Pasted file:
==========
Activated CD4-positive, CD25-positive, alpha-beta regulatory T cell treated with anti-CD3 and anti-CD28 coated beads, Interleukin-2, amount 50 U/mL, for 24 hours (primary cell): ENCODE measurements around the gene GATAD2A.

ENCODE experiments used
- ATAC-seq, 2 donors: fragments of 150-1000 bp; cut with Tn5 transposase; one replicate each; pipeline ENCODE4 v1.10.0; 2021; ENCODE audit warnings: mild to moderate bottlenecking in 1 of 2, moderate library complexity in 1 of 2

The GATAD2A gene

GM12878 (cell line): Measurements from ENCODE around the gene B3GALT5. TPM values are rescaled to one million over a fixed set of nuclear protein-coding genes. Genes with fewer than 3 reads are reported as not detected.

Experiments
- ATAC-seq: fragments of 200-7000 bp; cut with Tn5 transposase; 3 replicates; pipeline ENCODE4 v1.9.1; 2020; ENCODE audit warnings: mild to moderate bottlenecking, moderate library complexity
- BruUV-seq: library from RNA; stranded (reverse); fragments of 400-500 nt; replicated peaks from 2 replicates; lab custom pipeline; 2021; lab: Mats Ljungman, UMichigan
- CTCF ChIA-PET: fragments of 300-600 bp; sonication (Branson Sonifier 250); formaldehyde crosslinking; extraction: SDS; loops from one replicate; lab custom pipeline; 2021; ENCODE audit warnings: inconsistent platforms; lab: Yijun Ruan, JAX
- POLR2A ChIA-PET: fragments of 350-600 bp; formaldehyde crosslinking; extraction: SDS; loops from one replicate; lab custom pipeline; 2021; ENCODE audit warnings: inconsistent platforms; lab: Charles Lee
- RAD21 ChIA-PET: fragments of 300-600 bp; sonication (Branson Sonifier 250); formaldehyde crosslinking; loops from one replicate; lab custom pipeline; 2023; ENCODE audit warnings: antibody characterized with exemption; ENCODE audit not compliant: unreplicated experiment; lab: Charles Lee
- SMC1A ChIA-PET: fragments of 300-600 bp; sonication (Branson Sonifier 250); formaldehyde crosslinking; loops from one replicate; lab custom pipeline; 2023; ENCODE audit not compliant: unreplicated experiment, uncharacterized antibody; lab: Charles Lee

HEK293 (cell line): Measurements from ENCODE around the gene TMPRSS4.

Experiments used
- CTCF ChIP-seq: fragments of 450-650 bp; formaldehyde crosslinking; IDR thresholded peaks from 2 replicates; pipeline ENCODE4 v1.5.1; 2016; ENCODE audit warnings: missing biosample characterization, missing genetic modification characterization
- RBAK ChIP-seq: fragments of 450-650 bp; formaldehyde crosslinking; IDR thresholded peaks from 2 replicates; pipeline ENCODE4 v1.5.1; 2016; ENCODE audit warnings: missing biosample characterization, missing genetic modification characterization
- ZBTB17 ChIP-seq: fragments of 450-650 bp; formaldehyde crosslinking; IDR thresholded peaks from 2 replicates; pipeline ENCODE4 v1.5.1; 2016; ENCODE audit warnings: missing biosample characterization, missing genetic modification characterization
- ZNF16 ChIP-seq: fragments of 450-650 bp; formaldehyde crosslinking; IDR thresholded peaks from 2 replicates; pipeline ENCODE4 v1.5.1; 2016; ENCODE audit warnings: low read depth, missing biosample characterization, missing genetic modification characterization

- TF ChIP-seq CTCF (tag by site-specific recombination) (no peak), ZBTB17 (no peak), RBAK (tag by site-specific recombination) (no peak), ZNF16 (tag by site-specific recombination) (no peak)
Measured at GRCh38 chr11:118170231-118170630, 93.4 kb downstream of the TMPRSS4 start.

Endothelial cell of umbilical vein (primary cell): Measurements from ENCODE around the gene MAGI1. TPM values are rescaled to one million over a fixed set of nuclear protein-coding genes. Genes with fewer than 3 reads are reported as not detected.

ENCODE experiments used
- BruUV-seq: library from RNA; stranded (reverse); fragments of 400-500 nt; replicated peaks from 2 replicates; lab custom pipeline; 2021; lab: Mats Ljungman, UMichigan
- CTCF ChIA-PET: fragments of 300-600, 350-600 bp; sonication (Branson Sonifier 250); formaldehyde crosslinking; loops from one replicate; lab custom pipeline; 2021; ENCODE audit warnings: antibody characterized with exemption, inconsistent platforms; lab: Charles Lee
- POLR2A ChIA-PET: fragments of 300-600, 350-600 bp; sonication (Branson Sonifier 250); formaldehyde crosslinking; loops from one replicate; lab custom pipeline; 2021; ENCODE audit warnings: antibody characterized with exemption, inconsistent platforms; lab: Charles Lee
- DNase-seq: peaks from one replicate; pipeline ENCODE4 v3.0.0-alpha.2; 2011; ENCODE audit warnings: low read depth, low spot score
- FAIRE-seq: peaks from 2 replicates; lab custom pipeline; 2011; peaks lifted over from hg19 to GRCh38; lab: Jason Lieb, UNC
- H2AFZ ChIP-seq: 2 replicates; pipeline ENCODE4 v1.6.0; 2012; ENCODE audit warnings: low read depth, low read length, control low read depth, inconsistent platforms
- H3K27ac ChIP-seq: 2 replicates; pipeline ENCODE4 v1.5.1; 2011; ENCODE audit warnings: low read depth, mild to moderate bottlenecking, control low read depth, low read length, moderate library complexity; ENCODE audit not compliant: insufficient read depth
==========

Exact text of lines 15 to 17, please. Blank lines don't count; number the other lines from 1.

- CTCF ChIP-seq: fragments of 450-650 bp; formaldehyde crosslinking; IDR thresholded peaks from 2 replicates; pipeline ENCODE4 v1.5.1; 2016; ENCODE audit warnings: missing biosample characterization, missing genetic modification characterization
- RBAK ChIP-seq: fragments of 450-650 bp; formaldehyde crosslinking; IDR thresholded peaks from 2 replicates; pipeline ENCODE4 v1.5.1; 2016; ENCODE audit warnings: missing biosample characterization, missing genetic modification characterization
- ZBTB17 ChIP-seq: fragments of 450-650 bp; formaldehyde crosslinking; IDR thresholded peaks from 2 replicates; pipeline ENCODE4 v1.5.1; 2016; ENCODE audit warnings: missing biosample characterization, missing genetic modification characterization